Special Education Math Instructor at West Jeremy Kreiger explained that Restorative Practices “were never intended to diminish accountability, expectations, or repercussions for undesired or inappropriate behavior.” He followed with, “Rather, restorative practices rely on the relationship piece to provide a safe container for meaningful conversations once misbehavior, disagreement, or harm has been done regardless of the infraction or occurrence.”

Though Kreiger explained that consequences would be returning to a “stricter nature of increased suspensions, expulsion warnings, and outright exclusionary measures due to the things that are happening in our school buildings.”

JTHS facilitator focused on climate and culture in schools Sarah-Bess Dworin described that “in schools across the country, everyone is seeing, unfortunately, a terrible spike in not only physical violence but suicidality, anxiety, depression…there is no question the degree to which the pandemic has impacted teens’ mental health.” Dworin added that “when we communicate messages that people who don’t conform to a particular standard don’t belong, those individuals feel that social exclusion and behave in all kinds of ways.” She furthered, “I also believe that individuals are not defined by the worst mistake that they make and that people are so much bigger and more holistic than impulsive actions they take.” 

Dworin also communicated that “when we try to bring Restorative Justice into a school, it’s actually about centering the needs of the individuals who were harmed, rather than focusing on the harm-doers exclusively.” 

Joliet West sophomore and PSC participant Emily Aguirre shared her thoughts on her experiences with the program, writing, “[Problem Solving Circles] have helped me step by step to learn how to be better from my mistakes…I recommend students like me who have made negative choices to do this program to help better themselves.”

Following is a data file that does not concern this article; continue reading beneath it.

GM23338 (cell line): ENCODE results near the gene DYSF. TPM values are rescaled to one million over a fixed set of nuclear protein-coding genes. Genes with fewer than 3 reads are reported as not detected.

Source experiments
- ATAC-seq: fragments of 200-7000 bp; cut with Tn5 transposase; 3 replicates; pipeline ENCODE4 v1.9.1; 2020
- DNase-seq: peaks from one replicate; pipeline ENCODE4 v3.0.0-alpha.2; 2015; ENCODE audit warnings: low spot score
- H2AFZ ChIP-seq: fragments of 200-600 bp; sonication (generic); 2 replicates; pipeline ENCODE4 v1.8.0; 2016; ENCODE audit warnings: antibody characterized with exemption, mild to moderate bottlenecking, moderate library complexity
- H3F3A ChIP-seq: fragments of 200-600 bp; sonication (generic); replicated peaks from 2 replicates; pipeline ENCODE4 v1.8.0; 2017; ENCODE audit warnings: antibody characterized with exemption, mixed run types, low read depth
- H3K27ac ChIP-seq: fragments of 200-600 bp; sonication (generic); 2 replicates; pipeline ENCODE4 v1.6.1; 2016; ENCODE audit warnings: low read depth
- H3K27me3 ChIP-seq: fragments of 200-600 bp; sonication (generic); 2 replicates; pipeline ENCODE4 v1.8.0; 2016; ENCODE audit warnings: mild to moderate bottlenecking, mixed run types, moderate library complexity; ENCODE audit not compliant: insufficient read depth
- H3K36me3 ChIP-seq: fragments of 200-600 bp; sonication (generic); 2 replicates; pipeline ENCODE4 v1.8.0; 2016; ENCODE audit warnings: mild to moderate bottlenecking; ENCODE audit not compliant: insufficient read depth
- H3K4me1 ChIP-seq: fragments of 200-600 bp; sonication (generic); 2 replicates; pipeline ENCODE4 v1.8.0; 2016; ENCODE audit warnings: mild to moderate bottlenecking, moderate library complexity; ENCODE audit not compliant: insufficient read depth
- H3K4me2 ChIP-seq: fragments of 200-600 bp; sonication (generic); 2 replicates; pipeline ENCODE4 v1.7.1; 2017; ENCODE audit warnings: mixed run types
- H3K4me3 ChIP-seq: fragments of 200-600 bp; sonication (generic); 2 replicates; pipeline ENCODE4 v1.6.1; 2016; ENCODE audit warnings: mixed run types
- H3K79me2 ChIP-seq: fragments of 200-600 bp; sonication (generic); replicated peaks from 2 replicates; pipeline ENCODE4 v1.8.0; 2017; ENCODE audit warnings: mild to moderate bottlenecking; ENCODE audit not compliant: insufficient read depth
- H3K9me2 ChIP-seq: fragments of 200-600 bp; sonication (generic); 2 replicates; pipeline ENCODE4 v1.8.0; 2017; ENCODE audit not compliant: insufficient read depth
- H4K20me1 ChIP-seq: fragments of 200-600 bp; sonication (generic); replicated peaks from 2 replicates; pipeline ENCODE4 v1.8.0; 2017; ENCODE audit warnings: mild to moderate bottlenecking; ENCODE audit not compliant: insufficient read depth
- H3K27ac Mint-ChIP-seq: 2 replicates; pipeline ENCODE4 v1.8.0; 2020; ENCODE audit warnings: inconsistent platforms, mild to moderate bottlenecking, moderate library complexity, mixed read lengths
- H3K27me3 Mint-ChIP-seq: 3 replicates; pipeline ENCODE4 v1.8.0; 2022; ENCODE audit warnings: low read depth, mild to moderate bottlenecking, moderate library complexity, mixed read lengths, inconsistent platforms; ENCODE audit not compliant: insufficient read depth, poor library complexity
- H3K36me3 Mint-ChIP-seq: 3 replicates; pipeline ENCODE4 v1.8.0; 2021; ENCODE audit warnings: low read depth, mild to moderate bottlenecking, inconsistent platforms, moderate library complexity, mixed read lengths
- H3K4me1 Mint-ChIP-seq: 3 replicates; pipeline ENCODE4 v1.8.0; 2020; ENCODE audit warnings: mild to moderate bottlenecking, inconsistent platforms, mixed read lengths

PSC Coordinator at West Dean Thompson expressed that he thinks Problem Solving Circles are “one of the best interventions that the district has to offer when it comes to our students- that small percent of our students- that need help or have a challenge of making decisions that are conducive to their growth and development as opposed to things that are gonna hurt that.” Thompson mentioned that it is important to have a “less punitive” approach to consequences, rather than not punitive at all. He clarified, “There’s a delicate balance that needs to take place because we’re people, we need boundaries.”

While the hallway fights have lessened since the exposure on the news, the district is now focusing their efforts to get students to class on time. Through a message sent out to parents and students on Thursday, Oct. 21, 2021, JTHS explained new tardy policies including hall sweeps, and using communication to figure out the “root cause of the tardy” to be able to recognize patterns and recommend necessary “student support services.” One potential “consequence” will be Problem Solving Circles facilitated by the newly established MTSS teams, otherwise known as a multi-tiered system of supports